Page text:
I began my review with "I Love Being Here With You" from Diana Krall's Live in Paris album (Verve) played on my Esoteric player, a combination I am intimately familiar with. This was done so I could get a handle on the sound of the AS-400's preamplifier and amplifier section without introducing the DAC as a variable. What I heard was a little shocking, to be honest - in a very good way. The AS-400 created a massive soundstage, easily extending beyond my walls right and left with stage depth to match. Not only was the soundstage large, the imaging within it was pinpoint precise and laser etched. The long guitar solo beginning around the 1:10 mark of the track occupied a distinct location on stage, but beyond that seemed to create an image of the instrument and the musician playing it. Lesser equipment can usually get the location information realistically, and even make the notes of the instruments sound right, but the real trick is integrating all the pieces together. The Micromega had this down cold. The acoustical interaction of the guitar with the Olympia Music Hall was palpable. Subtle reflections working in tandem with the musician created an illusion of authenticity that my brain happily processed and accepted as legit. The chords were rich and complex, delivered with weight and energy and hung in the air as they slowly decayed. I can only assume all the work that Micromega did to keep noise to an absolute minimum played a large part in creating an illusion so lifelike.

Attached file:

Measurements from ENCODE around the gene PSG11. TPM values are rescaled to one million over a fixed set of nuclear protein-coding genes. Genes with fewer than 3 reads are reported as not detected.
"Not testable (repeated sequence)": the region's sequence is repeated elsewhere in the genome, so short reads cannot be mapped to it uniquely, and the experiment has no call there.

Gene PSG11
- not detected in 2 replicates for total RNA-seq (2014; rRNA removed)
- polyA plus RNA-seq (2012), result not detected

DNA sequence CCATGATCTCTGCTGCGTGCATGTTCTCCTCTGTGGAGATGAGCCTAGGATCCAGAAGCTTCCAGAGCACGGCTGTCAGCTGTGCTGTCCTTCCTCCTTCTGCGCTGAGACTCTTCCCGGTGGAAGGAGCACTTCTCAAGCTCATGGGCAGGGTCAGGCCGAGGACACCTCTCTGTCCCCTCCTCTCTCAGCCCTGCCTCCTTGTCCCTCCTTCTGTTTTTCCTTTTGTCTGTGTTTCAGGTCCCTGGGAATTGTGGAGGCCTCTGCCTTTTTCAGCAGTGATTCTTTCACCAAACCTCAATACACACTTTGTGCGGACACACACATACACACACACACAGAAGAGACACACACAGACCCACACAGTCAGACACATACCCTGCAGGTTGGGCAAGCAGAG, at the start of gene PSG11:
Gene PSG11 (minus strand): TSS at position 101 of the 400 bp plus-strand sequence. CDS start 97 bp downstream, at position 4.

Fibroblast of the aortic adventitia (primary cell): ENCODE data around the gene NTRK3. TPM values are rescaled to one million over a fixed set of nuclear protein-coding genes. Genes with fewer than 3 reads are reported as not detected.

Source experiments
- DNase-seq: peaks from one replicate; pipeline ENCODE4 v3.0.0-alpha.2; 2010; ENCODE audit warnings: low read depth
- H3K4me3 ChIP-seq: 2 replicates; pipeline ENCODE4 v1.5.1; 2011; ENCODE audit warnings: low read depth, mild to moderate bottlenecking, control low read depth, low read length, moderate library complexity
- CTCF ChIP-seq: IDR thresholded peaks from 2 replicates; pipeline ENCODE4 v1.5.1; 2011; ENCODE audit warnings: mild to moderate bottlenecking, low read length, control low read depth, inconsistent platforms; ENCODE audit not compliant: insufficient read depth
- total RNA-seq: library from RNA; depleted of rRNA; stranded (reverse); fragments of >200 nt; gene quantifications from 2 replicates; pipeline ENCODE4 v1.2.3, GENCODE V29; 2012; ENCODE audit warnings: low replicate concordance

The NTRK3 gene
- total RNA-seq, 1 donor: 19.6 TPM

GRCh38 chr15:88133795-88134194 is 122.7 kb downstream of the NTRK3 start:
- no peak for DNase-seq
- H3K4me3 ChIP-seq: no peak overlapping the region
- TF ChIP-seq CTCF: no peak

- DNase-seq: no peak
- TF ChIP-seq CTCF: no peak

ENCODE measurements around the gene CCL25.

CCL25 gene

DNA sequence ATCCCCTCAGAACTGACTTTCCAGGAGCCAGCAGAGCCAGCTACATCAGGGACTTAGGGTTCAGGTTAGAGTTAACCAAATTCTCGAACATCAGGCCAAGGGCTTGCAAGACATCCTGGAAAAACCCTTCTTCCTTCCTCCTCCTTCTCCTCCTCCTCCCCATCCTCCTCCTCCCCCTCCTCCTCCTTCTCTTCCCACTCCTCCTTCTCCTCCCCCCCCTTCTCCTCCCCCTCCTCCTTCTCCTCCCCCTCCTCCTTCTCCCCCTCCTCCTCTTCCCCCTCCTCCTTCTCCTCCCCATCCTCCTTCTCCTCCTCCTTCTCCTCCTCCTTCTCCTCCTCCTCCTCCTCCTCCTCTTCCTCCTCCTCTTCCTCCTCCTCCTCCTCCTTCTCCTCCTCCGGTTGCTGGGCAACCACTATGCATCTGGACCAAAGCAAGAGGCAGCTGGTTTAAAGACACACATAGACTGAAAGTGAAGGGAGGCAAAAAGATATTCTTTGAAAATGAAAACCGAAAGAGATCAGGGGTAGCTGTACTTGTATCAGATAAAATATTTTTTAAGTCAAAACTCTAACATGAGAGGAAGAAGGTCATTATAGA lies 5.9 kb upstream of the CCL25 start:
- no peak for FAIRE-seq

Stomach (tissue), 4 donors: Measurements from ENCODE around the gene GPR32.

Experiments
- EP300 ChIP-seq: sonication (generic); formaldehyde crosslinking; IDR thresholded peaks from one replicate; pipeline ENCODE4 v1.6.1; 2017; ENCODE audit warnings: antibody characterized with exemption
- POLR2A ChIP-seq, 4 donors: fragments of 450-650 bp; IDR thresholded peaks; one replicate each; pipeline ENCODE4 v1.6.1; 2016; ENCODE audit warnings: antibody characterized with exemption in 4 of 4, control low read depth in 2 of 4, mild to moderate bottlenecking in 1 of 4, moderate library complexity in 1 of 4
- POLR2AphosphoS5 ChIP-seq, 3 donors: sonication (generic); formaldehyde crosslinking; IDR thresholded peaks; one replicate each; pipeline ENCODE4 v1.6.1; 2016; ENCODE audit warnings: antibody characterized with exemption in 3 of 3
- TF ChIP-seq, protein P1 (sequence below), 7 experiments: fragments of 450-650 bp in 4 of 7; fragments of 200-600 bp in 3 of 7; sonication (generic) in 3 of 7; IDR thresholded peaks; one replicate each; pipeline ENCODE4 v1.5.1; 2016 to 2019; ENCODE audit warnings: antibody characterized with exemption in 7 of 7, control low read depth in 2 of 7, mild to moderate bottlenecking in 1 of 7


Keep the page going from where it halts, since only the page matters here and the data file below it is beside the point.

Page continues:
Jumping to the next track "Let's Fall in Love," I was impressed with how the AS-400 was able to project Ms. Krall's voice front and center while never forcing the issue. Her contralto vocals are matched by the amazing work of John Clayton on the standup bass. The Micromega was able to drive my power hungry Aerials to extreme depths while never sacrificing musicality in pursuit of excursion. The bass was played deep, but always kept its organic quality and warmth. After skipping around through a few tracks, I had a good feel for how the AS-400 performed as a traditional integrated amp, which was outstanding.